In case two modulation schemes are supported, a first lookup table can be provided for a mapping according to the invention, and a second lookup table can provided for a mapping for a conventional modulation scheme. A new modulator supplied with these two lookup tables is then able to modulate signals that are to be transmitted with the modulation scheme available at another device with which it wants to communicate.
In the following, the invention is explained in more detail with reference to drawings, of which
The modulator of
The Bluetooth™ device with the depicted modulator is presently supposed to be employed as master in a piconet comprising as well other equivalent devices as current Bluetooth™ devices.
Binary data that is to be transmitted by the device is forwarded to both modulation blocks 11, 12.
In the first modulation block 11, the input bits are modulated with a conventional 2-GFSK modulation scheme including a mapping based on the provided 2-GFSK lookup table. The mapping is carried out according to the requirements in the current Bluetooth™ specification. Each bit is mapped separately and equally for an entire packet. The modulation in the first modulation block 11 enables transmissions with a gross medium data rate of 1 Mbit/s and is carried out for communications with current Bluetooth™ devices.
The second modulation block 12 is provided for enabling transmissions with a gross medium data rate of 2 Mbit/s for connections with other Bluetooth™ devices equipped according to the invention. The binary data input to this modulation block 12 is modulated to this end with a π/4-DQPSK modulation scheme including a mapping based on the included π/4-DQPSK lookup table. Instead of a single bit, always a set of two consecutive bits b0, b1 is mapped to a phase change in degrees according to the following table, which corresponds to the lookup table:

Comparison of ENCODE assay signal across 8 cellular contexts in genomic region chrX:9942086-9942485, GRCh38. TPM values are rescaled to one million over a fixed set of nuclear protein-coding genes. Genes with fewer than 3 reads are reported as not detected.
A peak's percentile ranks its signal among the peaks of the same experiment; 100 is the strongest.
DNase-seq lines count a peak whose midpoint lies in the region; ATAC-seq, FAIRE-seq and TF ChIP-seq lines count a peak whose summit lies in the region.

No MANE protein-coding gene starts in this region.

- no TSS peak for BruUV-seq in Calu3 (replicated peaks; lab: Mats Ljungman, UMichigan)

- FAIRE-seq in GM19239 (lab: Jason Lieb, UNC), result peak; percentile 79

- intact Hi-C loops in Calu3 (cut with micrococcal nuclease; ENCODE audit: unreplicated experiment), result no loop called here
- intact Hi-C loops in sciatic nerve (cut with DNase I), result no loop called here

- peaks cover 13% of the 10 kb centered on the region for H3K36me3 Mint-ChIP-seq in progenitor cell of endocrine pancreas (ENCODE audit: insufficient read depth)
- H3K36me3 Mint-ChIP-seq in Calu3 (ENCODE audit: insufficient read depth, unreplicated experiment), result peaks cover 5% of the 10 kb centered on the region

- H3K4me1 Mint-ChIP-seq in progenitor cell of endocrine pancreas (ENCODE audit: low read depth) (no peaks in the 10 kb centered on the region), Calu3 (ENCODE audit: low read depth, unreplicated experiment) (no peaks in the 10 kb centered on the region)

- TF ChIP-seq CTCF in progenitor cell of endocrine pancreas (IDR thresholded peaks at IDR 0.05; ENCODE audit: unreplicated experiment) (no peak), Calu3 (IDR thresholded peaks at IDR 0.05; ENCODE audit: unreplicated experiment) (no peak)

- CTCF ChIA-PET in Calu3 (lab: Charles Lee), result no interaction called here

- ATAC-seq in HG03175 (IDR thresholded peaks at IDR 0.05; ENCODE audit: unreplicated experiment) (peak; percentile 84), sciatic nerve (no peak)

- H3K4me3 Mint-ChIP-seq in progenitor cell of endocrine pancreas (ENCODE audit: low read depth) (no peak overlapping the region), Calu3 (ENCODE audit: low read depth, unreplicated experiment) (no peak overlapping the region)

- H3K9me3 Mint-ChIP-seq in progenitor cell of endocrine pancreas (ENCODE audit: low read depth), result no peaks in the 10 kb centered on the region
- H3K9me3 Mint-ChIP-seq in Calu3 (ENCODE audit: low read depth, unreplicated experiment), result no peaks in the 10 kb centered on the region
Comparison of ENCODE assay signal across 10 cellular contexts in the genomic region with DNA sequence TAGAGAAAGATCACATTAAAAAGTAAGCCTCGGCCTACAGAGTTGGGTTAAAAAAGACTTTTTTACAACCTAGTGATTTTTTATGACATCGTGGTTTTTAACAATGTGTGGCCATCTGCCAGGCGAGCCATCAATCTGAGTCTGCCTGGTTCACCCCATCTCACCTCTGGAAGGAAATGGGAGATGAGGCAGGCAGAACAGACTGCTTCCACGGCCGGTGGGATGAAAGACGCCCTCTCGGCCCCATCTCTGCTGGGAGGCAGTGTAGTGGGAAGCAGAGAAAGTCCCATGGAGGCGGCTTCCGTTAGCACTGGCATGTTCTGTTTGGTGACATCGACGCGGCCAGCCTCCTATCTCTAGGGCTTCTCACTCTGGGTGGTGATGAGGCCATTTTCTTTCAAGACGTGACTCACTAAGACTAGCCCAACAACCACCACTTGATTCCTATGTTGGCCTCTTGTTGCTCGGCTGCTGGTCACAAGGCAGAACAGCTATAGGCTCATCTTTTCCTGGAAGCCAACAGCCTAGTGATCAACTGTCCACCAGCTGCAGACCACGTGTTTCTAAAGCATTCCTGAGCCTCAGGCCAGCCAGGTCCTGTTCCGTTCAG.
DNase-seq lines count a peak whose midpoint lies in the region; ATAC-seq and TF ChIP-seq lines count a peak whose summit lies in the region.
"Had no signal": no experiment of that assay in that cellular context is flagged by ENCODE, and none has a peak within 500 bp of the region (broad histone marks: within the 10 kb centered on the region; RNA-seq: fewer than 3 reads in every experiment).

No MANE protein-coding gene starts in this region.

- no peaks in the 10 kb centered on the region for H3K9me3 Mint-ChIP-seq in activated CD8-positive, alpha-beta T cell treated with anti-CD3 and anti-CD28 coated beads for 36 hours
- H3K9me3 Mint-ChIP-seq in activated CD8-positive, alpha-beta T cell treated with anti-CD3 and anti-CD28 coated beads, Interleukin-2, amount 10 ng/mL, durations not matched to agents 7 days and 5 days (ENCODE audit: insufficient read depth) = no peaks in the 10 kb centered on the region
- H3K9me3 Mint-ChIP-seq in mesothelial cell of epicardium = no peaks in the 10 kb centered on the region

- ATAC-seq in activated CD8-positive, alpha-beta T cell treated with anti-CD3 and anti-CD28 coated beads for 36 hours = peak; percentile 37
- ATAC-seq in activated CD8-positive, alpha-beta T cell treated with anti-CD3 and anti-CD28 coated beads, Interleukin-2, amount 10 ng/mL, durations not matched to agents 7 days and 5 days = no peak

Binary data (b0, b1)
Phase change (deg)
The above lookup table is used in the second modulation block 12 for all data of a packet, but the respective two consecutive bits b0, b1 employed for the access code and header entities differ from those employed for the payload entity. For the modulation of the signals destined for an access code or header entity, each incoming bit is used as a first bit b0 of a set of two consecutive bits, while a second bit b1 always set to ‘0’ is added after each incoming bit for the respective set of bits b0, b1. Therefore, only +45 and −45 degree phase changes can result for the access code and header signals according to the above depicted table. For each payload entity, in contrast, the bits input to the second modulation block 12 are alternately used as first and second bit b0, b1. Thus, for these payload bits, any combination of binary data of the first column of the above depicted table can occur. Consequently, the mapping can result in each of the four different phase changes of the second column of the above table.
The second modulation block 12 is informed about the transition from the access code and header entities to the payload entity by a payload start indication fed to the control input of the second modulation block 12. Since the actual modulation scheme does not have to be changed, which is always π/4-DQPSK, the switching can be carried out without any delay. The further processing of the resulting phase changes in the second modulation block corresponds to a conventional π/4-DQPSK modulation employing raised cosine pulses with a roll-off factor of 0.8.
The modulated signals output by the two modulation blocks 11, 12 of the modulator of
The presented embodiment of a device according to the invention further comprises a demodulator capable of demodulating π/4-DQPSK modulated signals. This demodulator has to be able to differentiate between signals in the access code and header entity and the signals in the payload entity, in order to regain the original binary data correctly by deleting every second bit resulting in the demodulation of the signals in the access code and header entity. The demodulator should further be capable of demodulating received 2 GFSK modulated signals originating from current Bluetooth™ devices.